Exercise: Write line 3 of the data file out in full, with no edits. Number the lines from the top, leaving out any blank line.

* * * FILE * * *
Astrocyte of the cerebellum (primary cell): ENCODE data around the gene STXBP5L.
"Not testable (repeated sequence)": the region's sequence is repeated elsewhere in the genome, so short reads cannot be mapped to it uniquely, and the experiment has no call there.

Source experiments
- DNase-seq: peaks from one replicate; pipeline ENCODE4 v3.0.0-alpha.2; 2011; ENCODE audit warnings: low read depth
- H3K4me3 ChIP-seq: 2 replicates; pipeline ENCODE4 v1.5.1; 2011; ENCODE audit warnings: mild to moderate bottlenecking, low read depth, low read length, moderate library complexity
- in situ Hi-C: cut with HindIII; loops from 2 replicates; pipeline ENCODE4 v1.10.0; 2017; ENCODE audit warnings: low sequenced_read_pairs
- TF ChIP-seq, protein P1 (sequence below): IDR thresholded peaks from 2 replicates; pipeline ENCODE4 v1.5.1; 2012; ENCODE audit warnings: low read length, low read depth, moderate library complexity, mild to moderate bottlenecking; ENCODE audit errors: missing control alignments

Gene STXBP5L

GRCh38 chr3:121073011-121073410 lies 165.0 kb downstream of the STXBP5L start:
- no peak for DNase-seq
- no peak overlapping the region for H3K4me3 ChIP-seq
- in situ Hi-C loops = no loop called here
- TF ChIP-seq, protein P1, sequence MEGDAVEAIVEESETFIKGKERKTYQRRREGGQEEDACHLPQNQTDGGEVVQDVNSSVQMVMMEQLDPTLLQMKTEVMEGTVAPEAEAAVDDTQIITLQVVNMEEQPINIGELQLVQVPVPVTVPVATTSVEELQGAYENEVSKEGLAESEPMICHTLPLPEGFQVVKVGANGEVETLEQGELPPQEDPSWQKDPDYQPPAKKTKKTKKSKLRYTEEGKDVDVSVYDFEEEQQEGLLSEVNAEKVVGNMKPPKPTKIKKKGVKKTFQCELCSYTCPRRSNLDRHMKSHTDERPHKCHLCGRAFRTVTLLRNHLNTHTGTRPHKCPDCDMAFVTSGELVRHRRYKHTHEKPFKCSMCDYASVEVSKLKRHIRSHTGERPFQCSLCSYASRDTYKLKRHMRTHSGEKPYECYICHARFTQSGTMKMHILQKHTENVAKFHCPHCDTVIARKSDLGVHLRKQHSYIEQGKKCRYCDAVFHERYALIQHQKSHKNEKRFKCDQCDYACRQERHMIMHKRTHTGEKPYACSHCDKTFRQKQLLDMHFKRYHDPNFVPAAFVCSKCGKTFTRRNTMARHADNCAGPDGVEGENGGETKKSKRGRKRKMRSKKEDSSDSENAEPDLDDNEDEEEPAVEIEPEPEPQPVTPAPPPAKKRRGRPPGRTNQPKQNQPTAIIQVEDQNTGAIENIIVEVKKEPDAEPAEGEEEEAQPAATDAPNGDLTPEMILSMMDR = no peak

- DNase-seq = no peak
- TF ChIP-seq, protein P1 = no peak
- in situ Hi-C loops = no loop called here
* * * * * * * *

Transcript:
Source experiments